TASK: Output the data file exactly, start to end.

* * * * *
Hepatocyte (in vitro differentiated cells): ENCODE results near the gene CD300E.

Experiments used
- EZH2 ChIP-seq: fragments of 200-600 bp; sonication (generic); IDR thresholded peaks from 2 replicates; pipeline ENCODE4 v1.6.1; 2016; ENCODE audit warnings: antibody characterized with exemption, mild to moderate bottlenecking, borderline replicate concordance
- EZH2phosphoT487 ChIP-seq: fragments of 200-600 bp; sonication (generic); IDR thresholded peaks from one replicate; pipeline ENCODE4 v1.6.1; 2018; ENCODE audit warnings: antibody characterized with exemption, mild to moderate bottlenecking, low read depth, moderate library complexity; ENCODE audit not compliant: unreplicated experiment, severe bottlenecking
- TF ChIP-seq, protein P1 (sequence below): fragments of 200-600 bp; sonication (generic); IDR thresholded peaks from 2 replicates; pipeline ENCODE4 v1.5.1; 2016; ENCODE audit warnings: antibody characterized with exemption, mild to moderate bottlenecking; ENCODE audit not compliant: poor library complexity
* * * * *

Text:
Hepatocyte (in vitro differentiated cells): ENCODE results near the gene CD300E.

Experiments used
- EZH2 ChIP-seq: fragments of 200-600 bp; sonication (generic); IDR thresholded peaks from 2 replicates; pipeline ENCODE4 v1.6.1; 2016; ENCODE audit warnings: antibody characterized with exemption, mild to moderate bottlenecking, borderline replicate concordance
- EZH2phosphoT487 ChIP-seq: fragments of 200-600 bp; sonication (generic); IDR thresholded peaks from one replicate; pipeline ENCODE4 v1.6.1; 2018; ENCODE audit warnings: antibody characterized with exemption, mild to moderate bottlenecking, low read depth, moderate library complexity; ENCODE audit not compliant: unreplicated experiment, severe bottlenecking
- TF ChIP-seq, protein P1 (sequence below): fragments of 200-600 bp; sonication (generic); IDR thresholded peaks from 2 replicates; pipeline ENCODE4 v1.5.1; 2016; ENCODE audit warnings: antibody characterized with exemption, mild to moderate bottlenecking; ENCODE audit not compliant: poor library complexity